Effects of Feeding Rumen Protected Choline and Vitamin E on Milk Yield, Milk Composition, Dry Matter Intake, BodyCondition Score and Body Weight in Early Lactating Dairy Cows

Document Type: Research Article

Authors

1 Department of Animal Science, Faculty of Agriculture and Natural Resources, University of Tehran, Karaj, Iran

2 Departmentof Biochemistry, Faculty of Veterinary Medicine, Armenian National Agrarian University, Yerevan, Armenia

Abstract

Twenty four primiparous and multiparous Holstein cows on early lactation, beginning five weeks postpartum, were used for four weeks to investigate the effects of supplemention of rumen-protected choline (RPC) or vitamin E on milk yield, milk composition, dry matter intake, body condition score and body weight. The cows were randomly assigned to one of the following treatments: I)no supplement (control), II)90 g/d of RPC and III)4400 IU/d of vitamin E. In this study, dry matter intake, body weight, body condition score, milk yield and the contents and yields of all milk constituents, except the content of solid non fat (SNF) for RPC group, were not affected by choline or vitamin E supplementation (P>0.05). The RPC increased (P<0.05) the content of SNF compared with the control and vitamin E groups. The results showed that RPC or vitamin E supplementation into the diets of early lactating dairy cows did not affect dry matter intake, milk yield, milk composition, body condition score and body weight.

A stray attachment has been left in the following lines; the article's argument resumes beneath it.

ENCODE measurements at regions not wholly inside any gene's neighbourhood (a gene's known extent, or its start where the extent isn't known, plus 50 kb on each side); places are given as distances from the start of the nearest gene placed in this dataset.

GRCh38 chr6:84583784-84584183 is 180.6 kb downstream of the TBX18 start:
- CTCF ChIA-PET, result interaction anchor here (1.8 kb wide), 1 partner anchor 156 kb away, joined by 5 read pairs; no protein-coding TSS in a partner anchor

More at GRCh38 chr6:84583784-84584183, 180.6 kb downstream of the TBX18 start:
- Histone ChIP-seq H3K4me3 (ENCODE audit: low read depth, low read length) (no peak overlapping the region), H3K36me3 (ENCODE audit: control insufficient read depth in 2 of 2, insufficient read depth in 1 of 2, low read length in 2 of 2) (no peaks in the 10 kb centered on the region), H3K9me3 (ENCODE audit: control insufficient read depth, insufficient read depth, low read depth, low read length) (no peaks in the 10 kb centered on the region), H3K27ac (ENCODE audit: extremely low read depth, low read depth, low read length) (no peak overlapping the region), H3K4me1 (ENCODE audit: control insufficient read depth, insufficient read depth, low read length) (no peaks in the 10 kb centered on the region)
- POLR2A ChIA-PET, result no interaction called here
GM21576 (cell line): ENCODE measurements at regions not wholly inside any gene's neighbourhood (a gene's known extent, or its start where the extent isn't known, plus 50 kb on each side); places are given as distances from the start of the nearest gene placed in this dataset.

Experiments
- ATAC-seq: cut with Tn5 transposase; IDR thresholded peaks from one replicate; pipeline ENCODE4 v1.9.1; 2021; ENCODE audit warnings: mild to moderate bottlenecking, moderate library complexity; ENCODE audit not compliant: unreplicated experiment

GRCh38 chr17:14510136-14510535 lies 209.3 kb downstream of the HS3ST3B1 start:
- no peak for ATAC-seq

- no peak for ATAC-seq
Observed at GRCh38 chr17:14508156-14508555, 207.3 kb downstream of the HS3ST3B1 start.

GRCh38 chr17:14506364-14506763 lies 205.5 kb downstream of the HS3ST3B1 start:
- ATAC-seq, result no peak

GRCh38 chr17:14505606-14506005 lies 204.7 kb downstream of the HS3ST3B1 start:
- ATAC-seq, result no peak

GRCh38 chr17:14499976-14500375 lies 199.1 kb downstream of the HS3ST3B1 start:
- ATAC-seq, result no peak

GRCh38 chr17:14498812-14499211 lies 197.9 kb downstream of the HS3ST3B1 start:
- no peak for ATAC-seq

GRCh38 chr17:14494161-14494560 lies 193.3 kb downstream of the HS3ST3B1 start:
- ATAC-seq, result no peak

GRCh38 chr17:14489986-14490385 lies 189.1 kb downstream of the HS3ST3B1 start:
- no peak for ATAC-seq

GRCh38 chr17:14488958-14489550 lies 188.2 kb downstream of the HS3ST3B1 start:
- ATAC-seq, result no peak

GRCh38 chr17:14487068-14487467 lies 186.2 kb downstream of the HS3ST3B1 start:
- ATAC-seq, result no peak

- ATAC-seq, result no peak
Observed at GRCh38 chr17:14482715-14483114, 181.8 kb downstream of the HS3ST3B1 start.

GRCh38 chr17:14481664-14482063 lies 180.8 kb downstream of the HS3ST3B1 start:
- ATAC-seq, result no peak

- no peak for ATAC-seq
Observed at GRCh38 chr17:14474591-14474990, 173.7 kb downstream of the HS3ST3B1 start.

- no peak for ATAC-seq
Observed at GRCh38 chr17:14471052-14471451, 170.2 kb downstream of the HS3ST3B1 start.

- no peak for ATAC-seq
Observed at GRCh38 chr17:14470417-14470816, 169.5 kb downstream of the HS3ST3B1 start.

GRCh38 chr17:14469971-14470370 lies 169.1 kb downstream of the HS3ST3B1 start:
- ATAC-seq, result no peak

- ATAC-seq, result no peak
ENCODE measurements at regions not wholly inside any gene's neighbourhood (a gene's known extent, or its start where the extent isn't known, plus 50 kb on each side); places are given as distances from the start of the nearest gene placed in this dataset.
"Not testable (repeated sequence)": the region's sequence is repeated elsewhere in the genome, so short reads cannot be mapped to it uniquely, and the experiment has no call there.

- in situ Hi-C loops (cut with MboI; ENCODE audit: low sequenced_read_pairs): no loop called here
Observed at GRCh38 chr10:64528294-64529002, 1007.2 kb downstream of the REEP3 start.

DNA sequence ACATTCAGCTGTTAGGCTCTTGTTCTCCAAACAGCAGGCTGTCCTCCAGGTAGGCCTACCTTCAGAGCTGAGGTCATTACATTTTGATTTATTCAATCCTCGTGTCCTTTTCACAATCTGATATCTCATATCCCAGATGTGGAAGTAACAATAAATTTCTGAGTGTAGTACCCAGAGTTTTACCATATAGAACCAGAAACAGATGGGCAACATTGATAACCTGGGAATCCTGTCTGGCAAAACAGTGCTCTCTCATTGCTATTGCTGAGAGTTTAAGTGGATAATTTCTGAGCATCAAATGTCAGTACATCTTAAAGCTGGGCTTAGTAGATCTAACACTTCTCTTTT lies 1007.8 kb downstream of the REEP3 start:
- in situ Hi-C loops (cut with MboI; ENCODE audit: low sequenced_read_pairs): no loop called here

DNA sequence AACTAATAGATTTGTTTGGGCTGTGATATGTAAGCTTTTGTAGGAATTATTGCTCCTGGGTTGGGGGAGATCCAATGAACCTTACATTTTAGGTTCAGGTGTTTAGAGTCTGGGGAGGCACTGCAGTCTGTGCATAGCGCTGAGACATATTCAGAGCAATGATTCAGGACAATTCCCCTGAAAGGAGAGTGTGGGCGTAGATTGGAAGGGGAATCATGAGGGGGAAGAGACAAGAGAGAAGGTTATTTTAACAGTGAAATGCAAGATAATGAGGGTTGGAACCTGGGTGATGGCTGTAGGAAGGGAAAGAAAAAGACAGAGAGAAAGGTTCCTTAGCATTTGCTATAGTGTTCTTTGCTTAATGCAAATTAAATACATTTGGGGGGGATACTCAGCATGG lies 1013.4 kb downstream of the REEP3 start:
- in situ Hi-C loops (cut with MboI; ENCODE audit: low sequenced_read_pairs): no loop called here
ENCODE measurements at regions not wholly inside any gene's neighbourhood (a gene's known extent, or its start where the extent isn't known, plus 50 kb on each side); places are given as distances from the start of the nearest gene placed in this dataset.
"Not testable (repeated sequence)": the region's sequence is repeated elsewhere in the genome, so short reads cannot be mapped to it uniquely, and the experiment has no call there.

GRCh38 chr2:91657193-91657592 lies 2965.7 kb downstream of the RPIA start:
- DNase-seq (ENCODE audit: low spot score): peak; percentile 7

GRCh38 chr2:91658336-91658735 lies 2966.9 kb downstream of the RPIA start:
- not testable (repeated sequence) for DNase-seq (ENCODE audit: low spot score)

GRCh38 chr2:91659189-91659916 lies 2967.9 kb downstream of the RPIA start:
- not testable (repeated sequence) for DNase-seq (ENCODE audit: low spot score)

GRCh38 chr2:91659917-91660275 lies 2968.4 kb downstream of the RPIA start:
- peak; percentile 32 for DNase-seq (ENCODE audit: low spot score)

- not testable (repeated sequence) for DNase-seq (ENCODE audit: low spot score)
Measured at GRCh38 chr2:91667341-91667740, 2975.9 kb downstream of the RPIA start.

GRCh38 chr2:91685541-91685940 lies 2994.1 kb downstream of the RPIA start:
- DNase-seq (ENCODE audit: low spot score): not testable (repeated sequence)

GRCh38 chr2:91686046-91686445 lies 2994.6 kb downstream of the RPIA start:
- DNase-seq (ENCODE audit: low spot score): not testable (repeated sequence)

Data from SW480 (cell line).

Keywords


AOAC. (2000). Official Methods of Analysis. Vol. I. 15th Ed. Association of Official Analytical Chemists, Arlington, VA.
Bell A.W. (1995). Regulation of organic nutrient metabolism during transition from late pregnancy to early lactation.J. Anim. Sci. 73, 2804-2819.
Brüsemeister F. and Südekum K. (2006). Rumen-protected choline for dairy cows: the in situ evaluation of a commercial source and literature evaluation of effects on performance and interactions between methionine and choline metabolism.Anim. Res. 55, 93-104.
Burton G.W. and Traber M.G. (1990). Vitamin E: antioxidant activity, biokinetics, and bioavailability.Ann. Rev. Nutr. 10, 357-382.
Cooke R.R., Grummer R.R., Bertics S.J., Caraviello D.Z., Ramos M.H. and Rio N.S.d. (2004). Supplemental choline for prevention and alleviation of fatty liver.J. Dairy Sci. 87, 343-348.
Davidson S., Hopkins B.A., Odle J., Brownie C., Fellner V. and Whitlow L.W. (2008). Supplementing limited methionine diets with rumen-protected methionine, betaine, and choline in early lactation Holstein cows.J. Dairy Sci. 91, 1552-1559.